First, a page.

Dense non-aqueous phase liquid

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A dense non-aqueous phase liquid or DNAPL is a denser-than-water NAPL, i.e. a liquid that is both denser than water and is immiscible in or does not dissolve in water.[1]

The term DNAPL is used primarily by environmental engineers and hydrogeologists to describe contaminants in groundwater, surface water and sediments. DNAPLs tends to sink below the water table when spilled in significant quantities and only stop when they reach impermeable bedrock. Their penetration into an aquifer makes them difficult to locate and remediate.

Examples of materials that are DNAPLs when spilled include:

When spilled into the environment, chlorinated solvents are frequently present as DNAPL and the DNAPL can provide a long term secondary source of the chlorinated solvent to dissolved groundwater plumes. Chlorinated solvents are typically immiscible in water, having low solubility in water by definition, yet still have a solubility above the concentrations allowed by drinking water protections. Therefore, DNAPL which is a chlorinated solvent can act as an ongoing pathway for constituents to dissolve into groundwater. Common use of chlorinated solvents in manufacturing operations began during World War II, with the rate of usage for most solvents increasing into the 1970s. By the early 1980s, chemical analyses becoming available that documented widespread contamination of groundwater with chlorinated solvents.[2] Since that time, a considerable effort has been extended to improve our ability to locate [3][4] and remediate [5] DNAPL present as chlorinated solvents.

DNAPLs that are not viscous, such as chlorinated solvents, tend to sink into aquifer materials below the water table and become much more difficult to locate and remediate than non aqueous phase liquids that are lighter than water (LNAPLs) which tend to float at the water table when spilled into natural soils. The United States Environmental Protection Agency (USEPA) has focused considerable attention on the remediation of DNAPL which can be costly. Removal or in situ destruction of DNAPLs eliminates the potential exposure to the compounds in the environment and can be an effective method for remediation; however, at some DNAPL sites remediation of DNAPL may not be practicable, and containment may be the only viable remedial action.[6][7] The USEPA has a program to address sites where DNAPL removal is not practicable for remediation projects under CERCLA under the Resource Conservation and Recovery Act[8] Dense nonaqueous phase liquids (DNAPLs), have low solubility and are with viscosity markedly lower and density higher than water-asphalt, heavy oils, lubricants and also chlorinated solvents-penetrate the full depth of the aquifer and accumulate on its bottom.[9] "DNAPL movement follows the slope of the impermeable strata underlying the aquifer and can move in the opposite direction to the groundwater gradient."[10]

Groundwater remediation technologies have been developed that can address DNAPL in some settings. Excavation is not always practicable due to the depths of the DNAPL, the dispersed nature of the residual DNAPL, mobility caused during excavation, and complexities with near-by structures. Technologies that are emerging for treatment include the following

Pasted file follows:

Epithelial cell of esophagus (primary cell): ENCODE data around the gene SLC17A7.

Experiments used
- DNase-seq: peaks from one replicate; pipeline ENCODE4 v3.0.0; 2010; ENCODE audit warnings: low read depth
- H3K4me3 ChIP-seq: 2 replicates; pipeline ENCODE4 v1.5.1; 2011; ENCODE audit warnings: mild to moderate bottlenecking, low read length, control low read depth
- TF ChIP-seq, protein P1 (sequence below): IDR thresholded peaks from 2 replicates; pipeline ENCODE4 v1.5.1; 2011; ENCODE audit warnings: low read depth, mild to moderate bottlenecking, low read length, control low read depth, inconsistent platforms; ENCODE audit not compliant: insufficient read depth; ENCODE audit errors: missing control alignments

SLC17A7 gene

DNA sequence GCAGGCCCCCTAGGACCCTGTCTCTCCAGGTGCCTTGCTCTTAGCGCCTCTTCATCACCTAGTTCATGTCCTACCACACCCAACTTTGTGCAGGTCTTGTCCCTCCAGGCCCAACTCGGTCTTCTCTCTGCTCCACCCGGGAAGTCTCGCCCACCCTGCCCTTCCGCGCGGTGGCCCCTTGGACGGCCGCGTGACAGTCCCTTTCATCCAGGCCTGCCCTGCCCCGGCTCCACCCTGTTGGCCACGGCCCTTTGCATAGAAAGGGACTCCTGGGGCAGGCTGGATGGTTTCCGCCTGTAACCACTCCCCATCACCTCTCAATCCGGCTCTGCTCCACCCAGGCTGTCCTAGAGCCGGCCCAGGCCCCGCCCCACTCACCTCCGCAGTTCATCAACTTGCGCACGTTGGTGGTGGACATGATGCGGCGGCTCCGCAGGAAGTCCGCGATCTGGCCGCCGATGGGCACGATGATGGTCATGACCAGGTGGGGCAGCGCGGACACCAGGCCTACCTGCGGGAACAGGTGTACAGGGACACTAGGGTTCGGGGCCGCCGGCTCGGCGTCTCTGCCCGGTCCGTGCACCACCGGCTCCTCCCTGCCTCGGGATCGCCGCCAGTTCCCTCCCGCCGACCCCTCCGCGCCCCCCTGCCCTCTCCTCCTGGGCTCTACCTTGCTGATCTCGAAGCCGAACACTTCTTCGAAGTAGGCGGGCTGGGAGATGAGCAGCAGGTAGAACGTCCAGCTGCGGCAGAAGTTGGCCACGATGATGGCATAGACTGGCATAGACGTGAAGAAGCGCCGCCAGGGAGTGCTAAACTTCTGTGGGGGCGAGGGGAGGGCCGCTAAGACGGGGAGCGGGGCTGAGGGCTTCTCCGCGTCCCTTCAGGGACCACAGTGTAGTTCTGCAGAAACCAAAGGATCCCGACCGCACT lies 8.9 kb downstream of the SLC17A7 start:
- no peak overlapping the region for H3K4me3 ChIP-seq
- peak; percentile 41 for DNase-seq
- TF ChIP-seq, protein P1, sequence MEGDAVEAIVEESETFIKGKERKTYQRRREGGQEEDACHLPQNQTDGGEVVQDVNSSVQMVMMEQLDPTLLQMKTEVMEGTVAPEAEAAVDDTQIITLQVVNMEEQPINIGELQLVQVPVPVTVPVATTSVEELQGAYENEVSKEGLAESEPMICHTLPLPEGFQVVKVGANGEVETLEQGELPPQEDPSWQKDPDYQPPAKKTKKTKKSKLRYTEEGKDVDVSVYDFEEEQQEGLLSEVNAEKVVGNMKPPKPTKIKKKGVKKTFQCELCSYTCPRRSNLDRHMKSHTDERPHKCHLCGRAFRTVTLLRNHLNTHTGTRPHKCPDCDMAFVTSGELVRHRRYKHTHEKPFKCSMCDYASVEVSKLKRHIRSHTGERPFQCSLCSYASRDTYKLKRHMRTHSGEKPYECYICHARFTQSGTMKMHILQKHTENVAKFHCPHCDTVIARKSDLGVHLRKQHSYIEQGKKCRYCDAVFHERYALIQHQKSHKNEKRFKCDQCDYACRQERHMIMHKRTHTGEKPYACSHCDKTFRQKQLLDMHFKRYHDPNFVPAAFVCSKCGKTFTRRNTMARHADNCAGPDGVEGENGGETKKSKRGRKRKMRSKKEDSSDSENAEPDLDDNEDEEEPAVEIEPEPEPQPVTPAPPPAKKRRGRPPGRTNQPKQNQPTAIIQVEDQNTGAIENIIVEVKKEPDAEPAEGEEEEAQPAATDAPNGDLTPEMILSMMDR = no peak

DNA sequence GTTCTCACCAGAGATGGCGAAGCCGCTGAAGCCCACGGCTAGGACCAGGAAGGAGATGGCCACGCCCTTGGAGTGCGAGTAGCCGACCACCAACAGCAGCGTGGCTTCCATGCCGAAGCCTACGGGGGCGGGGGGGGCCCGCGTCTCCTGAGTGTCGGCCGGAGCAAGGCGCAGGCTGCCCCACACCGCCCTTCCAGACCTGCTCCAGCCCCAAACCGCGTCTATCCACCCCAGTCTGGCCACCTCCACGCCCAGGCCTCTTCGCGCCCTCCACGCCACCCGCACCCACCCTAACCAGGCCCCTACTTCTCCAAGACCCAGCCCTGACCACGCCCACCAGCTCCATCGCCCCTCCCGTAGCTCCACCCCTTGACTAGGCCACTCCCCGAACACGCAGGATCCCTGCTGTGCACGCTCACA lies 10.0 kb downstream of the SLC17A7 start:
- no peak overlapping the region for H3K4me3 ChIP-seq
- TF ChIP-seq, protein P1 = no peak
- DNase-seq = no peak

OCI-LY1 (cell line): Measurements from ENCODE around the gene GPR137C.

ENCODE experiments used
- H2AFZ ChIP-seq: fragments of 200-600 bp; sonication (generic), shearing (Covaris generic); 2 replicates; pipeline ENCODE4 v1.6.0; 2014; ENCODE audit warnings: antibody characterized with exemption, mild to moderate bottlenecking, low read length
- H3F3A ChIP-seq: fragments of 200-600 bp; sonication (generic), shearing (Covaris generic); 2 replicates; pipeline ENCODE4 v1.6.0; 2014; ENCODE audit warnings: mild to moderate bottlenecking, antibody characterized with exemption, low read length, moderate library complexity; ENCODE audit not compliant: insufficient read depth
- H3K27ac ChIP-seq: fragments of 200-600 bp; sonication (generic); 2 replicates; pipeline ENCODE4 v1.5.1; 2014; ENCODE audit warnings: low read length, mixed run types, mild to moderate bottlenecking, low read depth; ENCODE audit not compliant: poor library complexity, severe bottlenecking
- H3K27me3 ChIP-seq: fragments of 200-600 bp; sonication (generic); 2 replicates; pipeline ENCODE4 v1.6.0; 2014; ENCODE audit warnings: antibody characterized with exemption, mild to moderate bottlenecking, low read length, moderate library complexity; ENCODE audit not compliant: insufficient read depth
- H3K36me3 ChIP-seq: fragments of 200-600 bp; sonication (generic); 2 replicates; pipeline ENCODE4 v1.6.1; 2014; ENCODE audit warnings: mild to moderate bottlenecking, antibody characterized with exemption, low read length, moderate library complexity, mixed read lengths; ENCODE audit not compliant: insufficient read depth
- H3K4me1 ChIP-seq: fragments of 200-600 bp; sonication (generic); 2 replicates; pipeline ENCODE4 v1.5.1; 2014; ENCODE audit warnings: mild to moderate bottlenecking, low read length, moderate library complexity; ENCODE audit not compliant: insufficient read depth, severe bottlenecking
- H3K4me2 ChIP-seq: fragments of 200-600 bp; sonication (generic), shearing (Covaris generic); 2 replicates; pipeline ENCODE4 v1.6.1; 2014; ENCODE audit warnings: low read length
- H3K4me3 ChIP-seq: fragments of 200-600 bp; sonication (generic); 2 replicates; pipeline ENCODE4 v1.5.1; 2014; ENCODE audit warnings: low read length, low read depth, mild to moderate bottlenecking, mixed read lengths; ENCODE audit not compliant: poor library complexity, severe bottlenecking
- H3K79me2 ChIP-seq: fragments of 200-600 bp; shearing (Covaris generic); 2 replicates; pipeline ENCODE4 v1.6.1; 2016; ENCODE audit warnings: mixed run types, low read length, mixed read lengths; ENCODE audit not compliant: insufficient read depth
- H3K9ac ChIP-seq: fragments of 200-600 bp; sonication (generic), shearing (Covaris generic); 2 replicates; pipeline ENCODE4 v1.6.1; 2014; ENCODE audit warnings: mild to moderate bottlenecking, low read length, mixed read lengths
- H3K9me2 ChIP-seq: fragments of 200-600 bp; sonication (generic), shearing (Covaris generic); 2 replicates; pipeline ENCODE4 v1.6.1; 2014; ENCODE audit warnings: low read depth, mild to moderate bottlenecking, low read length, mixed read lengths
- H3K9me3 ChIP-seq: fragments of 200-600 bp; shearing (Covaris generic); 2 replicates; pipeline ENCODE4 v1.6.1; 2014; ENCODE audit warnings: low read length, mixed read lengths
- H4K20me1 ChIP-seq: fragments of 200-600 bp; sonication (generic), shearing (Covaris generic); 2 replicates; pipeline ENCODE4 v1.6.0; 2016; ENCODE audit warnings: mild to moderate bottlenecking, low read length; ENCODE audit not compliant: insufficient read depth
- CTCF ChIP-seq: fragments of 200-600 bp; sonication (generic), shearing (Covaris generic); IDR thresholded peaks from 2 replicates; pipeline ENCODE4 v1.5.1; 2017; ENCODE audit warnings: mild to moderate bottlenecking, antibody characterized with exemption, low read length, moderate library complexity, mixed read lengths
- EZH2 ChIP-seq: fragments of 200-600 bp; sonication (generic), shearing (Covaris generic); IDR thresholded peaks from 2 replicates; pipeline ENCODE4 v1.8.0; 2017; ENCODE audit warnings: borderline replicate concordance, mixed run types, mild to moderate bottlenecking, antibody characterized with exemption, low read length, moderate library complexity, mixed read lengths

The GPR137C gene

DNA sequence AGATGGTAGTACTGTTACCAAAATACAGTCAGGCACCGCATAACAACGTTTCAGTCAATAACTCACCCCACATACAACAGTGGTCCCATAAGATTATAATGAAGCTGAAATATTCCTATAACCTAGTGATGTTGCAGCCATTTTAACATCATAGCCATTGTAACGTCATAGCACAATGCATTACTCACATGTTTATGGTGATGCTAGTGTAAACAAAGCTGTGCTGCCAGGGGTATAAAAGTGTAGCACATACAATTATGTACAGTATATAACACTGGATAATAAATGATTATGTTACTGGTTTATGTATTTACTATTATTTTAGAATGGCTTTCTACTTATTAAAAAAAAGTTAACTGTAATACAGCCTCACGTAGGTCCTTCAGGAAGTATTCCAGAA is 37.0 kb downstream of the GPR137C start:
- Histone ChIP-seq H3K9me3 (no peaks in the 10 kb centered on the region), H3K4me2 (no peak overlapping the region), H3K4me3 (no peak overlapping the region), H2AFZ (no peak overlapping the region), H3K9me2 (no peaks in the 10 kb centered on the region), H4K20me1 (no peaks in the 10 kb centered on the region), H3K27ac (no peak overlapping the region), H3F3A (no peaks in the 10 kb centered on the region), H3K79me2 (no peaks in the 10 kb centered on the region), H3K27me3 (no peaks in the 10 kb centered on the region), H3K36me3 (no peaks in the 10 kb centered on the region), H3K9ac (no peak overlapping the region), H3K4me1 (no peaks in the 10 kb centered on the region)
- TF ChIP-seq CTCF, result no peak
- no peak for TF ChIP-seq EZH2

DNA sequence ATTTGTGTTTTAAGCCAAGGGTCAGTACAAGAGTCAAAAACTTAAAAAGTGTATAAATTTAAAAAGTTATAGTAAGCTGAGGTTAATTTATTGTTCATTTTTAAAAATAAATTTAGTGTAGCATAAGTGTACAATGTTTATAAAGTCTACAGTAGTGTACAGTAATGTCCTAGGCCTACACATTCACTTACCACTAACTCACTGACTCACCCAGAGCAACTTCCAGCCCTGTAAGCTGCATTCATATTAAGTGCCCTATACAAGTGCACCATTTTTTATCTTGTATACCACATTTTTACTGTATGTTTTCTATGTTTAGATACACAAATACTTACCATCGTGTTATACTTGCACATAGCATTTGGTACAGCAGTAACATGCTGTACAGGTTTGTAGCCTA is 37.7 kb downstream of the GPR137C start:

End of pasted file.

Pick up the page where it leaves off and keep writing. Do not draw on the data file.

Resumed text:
Most DNAPLs remain denser than water after they are released into the environment (e.g. spilled trichloroethene does not become lighter than water, it will remain denser than water). However, when the DNAPL is a more complex mixture, the density of the mixture can change over time as the mixture interacts with the natural environment. As an example, a mixture of trichloroethene and cutting oil may be released and originally be denser than water—a DNAPL. As the mixture of trichloroethene and oil is leached by groundwater, the trichloroethene may preferentially leach out of the oil and the mixture may become less dense than water and become buoyant (e.g. the liquid may become an LNAPL). Similarly changes can be seen at some coal gasification plants or manufactured gas plants where the tar mixtures can be denser than water, be neutrally buoyant or be less dense than water and the densities can change with time.[7]

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  1. ^ [1], USGS
  2. ^ Pankow, James F., Stan Feenstra, John A. Cherry and M. Cathryn Ryan, "Dense Chlorinated Solvents in Groundwater: Background and History of the Problem" in Dense Chlorinated Solvents and Other DNAPLs in Groundwater ed. James Pankow & John Cherry, 1996.
  3. ^ Dense Chlorinated Solvents and Other DNAPLs in Groundwater ed. James Pankow & John Cherry, 1996.
  4. ^ Cohen R.M, and J.W. Mercer. 1993. DNAPL Site Evaluation. CRC Press, Boca Raton, FL.
  5. ^ "CLU-IN | Contaminants > Dense Nonaqueous Phase Liquids (DNAPLs) > Overview".
  6. ^ USEPA, 2003. "The DNAPL Remediation Challenge: Is There a Case for Source Depletion?" EPA/600/R-03/143.
  7. ^ a b [ITRC, 2002. "DNAPL Source Reduction: Facing the Challenge"]
  8. ^ U.S. EPA, 1993. "Guidance for Evaluating the Technical Impracticability of Groundwater Restoration" Directive 9234.2-25
  9. ^ Manuel Ramâon Llamas; Emilio Custodio, eds. (2003). Intensive Use of Groundwater: Challenges and Opportunities. CRC Press. p. 478.
  10. ^ Vrba, Jaroslav; Adams, Brian, eds. (2008). Groundwater Early Warning Monitoring Strategy A Methodological Guide (PDF) (Report).
  11. ^ a b c d ITRC, 2000. "Dense Non-Aqueous Phase Liquids (DNAPLs): Review of Emerging Characterization and Remediation Technologies"
  12. ^ a b c d Ruth M Davison, Gary P Weathhall and David N Lerner, 2002. Source Treatment for Dense Non-Aqueous Phase Liquids. Technical Report P5-051/TR/01. Archived 2006-02-18 at the Wayback Machine
  13. ^ ITRC, 2007. In Situ Bioremediation of Chlorinated Ethene DNAPL Source Zones: Case Studies. [2]